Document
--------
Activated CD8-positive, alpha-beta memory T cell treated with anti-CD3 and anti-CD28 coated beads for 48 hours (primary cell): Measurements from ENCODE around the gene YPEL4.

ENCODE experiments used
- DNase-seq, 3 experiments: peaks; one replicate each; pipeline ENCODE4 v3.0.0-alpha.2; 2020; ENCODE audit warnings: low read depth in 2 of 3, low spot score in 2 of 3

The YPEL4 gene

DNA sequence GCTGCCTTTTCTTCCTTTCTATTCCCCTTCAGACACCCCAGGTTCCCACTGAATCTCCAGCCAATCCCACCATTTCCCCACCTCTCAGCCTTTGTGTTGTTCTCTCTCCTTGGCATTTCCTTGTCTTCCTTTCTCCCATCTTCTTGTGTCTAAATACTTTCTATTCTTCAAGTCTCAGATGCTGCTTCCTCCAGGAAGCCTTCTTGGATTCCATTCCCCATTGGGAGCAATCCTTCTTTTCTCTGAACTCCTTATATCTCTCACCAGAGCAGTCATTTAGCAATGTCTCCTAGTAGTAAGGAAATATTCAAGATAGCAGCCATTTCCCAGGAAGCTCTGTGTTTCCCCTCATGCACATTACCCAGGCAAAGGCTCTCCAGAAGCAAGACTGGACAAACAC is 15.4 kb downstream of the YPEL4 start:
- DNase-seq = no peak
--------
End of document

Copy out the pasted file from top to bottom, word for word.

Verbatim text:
Activated CD8-positive, alpha-beta memory T cell treated with anti-CD3 and anti-CD28 coated beads for 48 hours (primary cell): Measurements from ENCODE around the gene YPEL4.

ENCODE experiments used
- DNase-seq, 3 experiments: peaks; one replicate each; pipeline ENCODE4 v3.0.0-alpha.2; 2020; ENCODE audit warnings: low read depth in 2 of 3, low spot score in 2 of 3

The YPEL4 gene

DNA sequence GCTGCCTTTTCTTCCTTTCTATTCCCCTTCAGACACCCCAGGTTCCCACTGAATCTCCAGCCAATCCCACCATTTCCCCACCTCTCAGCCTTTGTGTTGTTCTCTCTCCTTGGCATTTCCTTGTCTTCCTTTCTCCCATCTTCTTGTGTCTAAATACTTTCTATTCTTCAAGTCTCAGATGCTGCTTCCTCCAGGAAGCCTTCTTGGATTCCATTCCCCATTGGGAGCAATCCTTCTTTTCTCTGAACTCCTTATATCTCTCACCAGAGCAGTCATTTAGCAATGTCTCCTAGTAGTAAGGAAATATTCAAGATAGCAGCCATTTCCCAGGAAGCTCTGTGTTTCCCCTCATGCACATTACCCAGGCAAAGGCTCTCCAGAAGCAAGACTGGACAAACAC is 15.4 kb downstream of the YPEL4 start:
- DNase-seq = no peak